I’ve moved my blog, Mukesh Mali from Blogger to WordPress by myself a few months ago and it was a great learning experience. WordPress is no doubt a great blogging platform and I certainly have no regrets on making the move. As many blog owners know (and some of them may have learned the hard way), there are many potential security problems with any blog or website. This is also true with regard to WordPress blogs. In this article, you will learn some easy and simple to apply ways that help you protect your WordPress blog. Implementing them on your blog is a significant step towards making it secure.

When you have an active blog, the last thing you want to stop and worry about is security. Nevertheless, WordPress security is very important to the safety and longevity of your blog. Using WordPress’ .htaccess file, you can tighten your blog’s security and not have to worry about its safety.

What is a .htaccess File?

The .htaccess file is a configuration file for use on web servers running the Apache Web Server software. When a .htaccess file is placed in a directory which is in turn “loaded via the Apache Web Server”, then the .htaccess file is detected and executed by the Apache Web Server software. It is often used to specify the security restrictions for the particular directory.

Create a blank .htaccess file. This can be done in Notepad or a comparable simple text editor of your choice (no MS Word does not count although it’s possible). Open Notepad and Click Save, name this file htaccess.txt. If you’re using Windows XP the OS won’t allow you to name a file e .htaccess but don’t worry, you can rename it once it’s been uploaded to your server (no idea how Linux, Vista or OSX handle this).

Protect your WordPress using htaccess

In this article I’m going to show you how to strengthen your site’s security by adding/changing a few lines in this file. Before you make any changes, it might be a good idea to take a backup of your .htaccess. If something gets messed up, you can always replace the hacked .htaccess with the original one.

Prevent Access To wp-content

The wp-content folder contains images, themes and plug-ins and it’s a very important folder within your WordPress install, so it makes sense to prevent outsiders accessing it.

This requires it’s very own .htaccess file which must be added to the wp-content folder, it allows users to see images, CSS etc … but protects the important PHP files:

Order deny,allow
Deny from all
<Files ~ ".(xml|css|jpe?g|png|gif|js)$">
Allow from all
</Files>

Restrict Access to WP Admin directory by IP Address

If you are running a single user blog site, there is no reason to allow others to access WordPress administration panel. You can protect your WP admin from unauthorized access by listing your static IP address in the .htaccess. Here’s the trick

order deny,allow allow
from 117.212.28.23 (replace with your IP address)
deny from all

Disable Hotlinking

Sometimes another site may directly link images from your site. It saves hard disk space by not having to store the images. But your site ends up serving the requests for them, thus using up your precious bandwidth. This is known as ‘hotlinking’. To disable this you can add these lines to the .htaccess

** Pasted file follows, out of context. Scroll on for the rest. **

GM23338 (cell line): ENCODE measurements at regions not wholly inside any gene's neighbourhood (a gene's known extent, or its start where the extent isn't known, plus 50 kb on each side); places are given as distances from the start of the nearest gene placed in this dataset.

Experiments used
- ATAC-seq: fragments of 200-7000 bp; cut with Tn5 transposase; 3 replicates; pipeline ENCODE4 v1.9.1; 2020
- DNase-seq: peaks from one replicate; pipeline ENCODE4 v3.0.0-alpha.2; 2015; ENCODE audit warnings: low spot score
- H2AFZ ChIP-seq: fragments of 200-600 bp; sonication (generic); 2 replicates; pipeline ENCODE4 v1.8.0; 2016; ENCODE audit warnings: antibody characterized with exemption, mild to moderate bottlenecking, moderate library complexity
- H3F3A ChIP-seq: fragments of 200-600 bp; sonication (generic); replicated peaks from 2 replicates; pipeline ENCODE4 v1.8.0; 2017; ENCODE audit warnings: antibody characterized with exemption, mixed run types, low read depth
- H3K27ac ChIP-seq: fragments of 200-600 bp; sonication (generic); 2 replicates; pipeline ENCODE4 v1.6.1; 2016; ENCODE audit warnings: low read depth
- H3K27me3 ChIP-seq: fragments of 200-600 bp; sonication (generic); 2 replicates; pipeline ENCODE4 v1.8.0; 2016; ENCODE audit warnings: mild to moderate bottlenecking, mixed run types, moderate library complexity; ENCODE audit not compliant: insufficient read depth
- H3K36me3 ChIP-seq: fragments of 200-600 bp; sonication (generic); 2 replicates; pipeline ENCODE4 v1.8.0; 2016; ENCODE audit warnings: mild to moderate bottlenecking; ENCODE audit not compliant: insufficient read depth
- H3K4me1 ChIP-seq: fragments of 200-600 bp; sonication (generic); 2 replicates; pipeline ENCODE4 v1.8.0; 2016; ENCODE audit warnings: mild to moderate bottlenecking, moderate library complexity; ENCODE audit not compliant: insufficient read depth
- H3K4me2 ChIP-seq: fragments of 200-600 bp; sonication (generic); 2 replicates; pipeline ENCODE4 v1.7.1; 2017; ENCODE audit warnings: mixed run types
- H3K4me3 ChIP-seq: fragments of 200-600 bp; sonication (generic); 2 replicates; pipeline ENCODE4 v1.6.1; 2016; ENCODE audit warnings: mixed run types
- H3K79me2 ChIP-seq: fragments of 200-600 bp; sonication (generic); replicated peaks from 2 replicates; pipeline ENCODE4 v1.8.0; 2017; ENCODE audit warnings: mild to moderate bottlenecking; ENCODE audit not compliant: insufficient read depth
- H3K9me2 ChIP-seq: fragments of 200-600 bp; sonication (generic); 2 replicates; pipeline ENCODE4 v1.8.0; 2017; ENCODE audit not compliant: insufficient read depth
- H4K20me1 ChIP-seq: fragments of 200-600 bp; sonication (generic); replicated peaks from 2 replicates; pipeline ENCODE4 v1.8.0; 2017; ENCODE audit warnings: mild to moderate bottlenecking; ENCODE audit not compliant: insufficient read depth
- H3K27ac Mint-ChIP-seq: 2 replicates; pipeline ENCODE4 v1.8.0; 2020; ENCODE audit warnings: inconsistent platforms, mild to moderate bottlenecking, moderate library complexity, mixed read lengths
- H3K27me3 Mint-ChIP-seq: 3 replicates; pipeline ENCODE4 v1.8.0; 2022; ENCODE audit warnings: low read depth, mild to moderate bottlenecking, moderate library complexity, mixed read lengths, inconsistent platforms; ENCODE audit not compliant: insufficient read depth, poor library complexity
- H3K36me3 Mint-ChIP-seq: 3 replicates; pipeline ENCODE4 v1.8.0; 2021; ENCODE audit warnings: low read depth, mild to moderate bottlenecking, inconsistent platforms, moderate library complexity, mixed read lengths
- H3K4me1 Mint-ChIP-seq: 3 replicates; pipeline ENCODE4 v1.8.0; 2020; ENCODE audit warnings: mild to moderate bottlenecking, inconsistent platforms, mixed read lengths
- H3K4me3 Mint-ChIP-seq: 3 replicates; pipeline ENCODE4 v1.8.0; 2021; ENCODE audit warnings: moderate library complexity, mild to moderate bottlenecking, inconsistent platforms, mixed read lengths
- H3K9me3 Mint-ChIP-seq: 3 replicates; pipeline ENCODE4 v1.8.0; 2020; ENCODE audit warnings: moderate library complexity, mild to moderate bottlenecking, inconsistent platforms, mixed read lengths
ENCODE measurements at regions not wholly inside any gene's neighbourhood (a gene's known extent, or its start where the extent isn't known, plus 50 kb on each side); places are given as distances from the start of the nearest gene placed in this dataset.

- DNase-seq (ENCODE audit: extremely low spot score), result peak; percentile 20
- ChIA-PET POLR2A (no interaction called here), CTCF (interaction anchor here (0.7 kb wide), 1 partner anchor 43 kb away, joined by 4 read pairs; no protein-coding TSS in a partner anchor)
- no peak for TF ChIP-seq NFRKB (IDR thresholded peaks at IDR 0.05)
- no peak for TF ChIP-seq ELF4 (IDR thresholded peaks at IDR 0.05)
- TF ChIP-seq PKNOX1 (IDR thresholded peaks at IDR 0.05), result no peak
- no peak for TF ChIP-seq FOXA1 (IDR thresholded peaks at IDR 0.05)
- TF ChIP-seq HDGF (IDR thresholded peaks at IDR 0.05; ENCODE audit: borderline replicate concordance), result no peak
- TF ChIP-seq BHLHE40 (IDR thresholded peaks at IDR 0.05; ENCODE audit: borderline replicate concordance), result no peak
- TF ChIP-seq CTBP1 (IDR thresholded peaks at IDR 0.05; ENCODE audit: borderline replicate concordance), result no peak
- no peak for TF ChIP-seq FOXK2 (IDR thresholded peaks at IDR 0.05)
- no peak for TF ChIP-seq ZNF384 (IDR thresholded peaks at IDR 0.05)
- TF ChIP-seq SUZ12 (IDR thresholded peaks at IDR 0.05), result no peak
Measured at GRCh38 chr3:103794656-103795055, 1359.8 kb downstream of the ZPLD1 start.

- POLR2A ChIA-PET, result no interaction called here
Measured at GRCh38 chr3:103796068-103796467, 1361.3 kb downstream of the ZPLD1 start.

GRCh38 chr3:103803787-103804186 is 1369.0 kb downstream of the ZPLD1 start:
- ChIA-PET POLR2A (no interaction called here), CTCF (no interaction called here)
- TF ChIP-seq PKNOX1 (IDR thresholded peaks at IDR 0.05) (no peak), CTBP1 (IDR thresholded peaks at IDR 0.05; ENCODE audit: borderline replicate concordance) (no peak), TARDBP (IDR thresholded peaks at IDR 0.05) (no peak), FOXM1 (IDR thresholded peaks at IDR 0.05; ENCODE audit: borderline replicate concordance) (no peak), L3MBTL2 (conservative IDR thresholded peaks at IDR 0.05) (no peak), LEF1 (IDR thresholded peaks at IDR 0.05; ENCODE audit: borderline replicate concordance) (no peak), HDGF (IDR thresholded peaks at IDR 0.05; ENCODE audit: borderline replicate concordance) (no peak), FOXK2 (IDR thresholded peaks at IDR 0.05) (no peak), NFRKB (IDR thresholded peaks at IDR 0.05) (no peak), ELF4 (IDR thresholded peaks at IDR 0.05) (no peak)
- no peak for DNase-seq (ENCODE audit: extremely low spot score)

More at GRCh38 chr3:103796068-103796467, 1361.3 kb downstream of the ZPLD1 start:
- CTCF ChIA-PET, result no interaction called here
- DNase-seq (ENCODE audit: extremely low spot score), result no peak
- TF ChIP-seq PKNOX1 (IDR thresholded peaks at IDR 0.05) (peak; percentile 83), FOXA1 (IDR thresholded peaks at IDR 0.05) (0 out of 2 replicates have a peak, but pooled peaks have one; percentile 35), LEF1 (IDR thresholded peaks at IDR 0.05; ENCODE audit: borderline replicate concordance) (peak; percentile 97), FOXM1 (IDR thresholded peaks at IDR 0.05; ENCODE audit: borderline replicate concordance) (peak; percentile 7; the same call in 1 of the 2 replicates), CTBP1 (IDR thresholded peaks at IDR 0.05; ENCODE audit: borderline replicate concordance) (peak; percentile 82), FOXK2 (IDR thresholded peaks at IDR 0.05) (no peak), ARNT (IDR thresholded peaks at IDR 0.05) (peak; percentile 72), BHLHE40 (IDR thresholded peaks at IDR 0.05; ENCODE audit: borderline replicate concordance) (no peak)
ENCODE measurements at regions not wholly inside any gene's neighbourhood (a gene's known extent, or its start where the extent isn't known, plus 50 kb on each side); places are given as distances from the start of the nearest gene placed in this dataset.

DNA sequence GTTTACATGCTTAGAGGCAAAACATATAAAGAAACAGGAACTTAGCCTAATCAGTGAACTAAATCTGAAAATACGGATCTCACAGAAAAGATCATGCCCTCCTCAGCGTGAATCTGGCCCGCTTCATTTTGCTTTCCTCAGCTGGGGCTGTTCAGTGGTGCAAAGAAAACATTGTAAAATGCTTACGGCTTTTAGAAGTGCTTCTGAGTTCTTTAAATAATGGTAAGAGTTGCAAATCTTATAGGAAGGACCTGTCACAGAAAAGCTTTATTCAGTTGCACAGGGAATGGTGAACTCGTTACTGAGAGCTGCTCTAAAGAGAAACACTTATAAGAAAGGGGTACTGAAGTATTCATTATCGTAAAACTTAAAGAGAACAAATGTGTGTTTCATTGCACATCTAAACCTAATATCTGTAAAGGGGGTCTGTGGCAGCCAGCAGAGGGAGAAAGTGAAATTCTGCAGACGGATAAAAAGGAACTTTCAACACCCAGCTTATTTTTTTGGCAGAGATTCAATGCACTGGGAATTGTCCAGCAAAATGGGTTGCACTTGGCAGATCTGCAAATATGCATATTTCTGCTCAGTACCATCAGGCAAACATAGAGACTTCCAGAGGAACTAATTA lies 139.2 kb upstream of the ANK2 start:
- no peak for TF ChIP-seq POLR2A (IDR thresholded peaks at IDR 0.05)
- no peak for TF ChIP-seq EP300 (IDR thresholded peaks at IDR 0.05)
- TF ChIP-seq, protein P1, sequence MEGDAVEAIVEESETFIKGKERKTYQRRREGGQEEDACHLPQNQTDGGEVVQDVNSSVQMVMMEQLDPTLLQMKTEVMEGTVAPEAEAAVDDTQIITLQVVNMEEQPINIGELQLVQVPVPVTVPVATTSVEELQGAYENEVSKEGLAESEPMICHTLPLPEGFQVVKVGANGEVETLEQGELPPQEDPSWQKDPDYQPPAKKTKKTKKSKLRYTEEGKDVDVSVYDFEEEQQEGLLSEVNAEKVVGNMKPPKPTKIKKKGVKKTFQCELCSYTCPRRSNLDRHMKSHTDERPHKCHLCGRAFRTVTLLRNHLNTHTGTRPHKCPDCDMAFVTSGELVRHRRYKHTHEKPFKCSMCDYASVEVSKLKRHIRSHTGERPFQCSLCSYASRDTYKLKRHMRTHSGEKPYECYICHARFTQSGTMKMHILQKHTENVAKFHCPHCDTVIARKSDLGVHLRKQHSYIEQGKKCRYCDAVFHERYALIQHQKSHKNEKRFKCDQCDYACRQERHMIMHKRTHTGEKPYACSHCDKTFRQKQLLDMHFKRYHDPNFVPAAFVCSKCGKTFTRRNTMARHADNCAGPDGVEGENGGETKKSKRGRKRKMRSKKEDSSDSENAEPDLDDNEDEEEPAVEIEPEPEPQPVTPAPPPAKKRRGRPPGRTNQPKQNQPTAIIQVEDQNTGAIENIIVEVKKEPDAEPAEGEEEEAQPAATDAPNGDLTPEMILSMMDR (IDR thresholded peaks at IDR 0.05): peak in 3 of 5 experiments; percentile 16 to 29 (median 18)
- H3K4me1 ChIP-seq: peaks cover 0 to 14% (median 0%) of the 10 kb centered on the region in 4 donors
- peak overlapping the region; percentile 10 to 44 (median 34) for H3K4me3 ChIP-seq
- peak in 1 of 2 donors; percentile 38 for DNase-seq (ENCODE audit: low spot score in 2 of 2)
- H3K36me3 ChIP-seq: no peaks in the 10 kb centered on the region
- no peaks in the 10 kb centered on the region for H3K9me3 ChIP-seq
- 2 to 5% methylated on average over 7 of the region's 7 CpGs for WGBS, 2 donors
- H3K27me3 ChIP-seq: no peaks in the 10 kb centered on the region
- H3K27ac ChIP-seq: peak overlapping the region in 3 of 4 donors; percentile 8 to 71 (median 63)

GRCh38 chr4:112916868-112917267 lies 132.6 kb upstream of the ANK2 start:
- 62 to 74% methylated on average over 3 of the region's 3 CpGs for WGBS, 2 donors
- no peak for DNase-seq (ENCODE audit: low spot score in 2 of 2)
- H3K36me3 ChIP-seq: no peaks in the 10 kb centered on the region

#disable hotlinking of images with forbidden or custom image option
RewriteEngine on
RewriteCond %{HTTP_REFERER} !^$
RewriteCond %{HTTP_REFERER} !^http://(www.)?yourdomain.com/.*$ [NC]
#RewriteRule .(gif|jpg)$ – [F]
RewriteRule .(gif|jpg)$ http://www.yourdomain.com/stealingisbad.gif [R,L]

Stop Spammers

Like hotlinking, spammers are notorious to use up your site’s resources. There are a number of ways to identify a potential spammer. One of them is to detect requests with ‘no referrer’. Spammers use bots to post comments on blogs and they come from ‘nowhere’. Add these lines to stop the spammers

RewriteEngine On
RewriteCond %{REQUEST_METHOD} POST
RewriteCond %{REQUEST_URI} .wp-comments-post.php*
RewriteCond %{HTTP_REFERER} !.*yourblog.com.* [OR]
RewriteCond %{HTTP_USER_AGENT} ^$
RewriteRule (.*) ^http://%{REMOTE_ADDR}/$ [R=301,L]

Rewrite URLs

Many content management systems and scripts use very long URLs containing instruction codes and session IDs. You can limit those with search-engine-friendly rewritten URLs, thanks to Apache’s mod_rewrite module and an .htaccess file.

RewriteRule ^documents/([0-9]+)(.*).html$ documents.php?id=$1

Protect WP-Config

wp-config.php is the file in your root directory that stores information about your site as well as database details, this file in particular we would not want to fall into the wrong hands.

In your .htaccess add the following to prevent any access to the wp-config.php file:

# protect wpconfig.php
<Files wp-config.php>
order allow,deny
deny from all
</Files>

Disable Directory Browsing

Someone who knows the directory structure of a WordPress installation, may use his knowledge to do some damage. Besides you should not let them know what plug-ins are you using.

# disable directory browsing
Options All -Indexes

Protect .htaccess itself!

Last thing you want after spending so much time protecting your site with .htaccess, is to leave the file itself open to attack. The following hack prevents external access to any file starting with .hta

# protect the htaccess file
<files .htaccess>
order allow,deny
deny from all
</files>

That’s it for now. Remember to test, test and test every time you make changes to your .htaccess file (go to your site, is it still up?). Hope you find these tips useful. Happy blogging!

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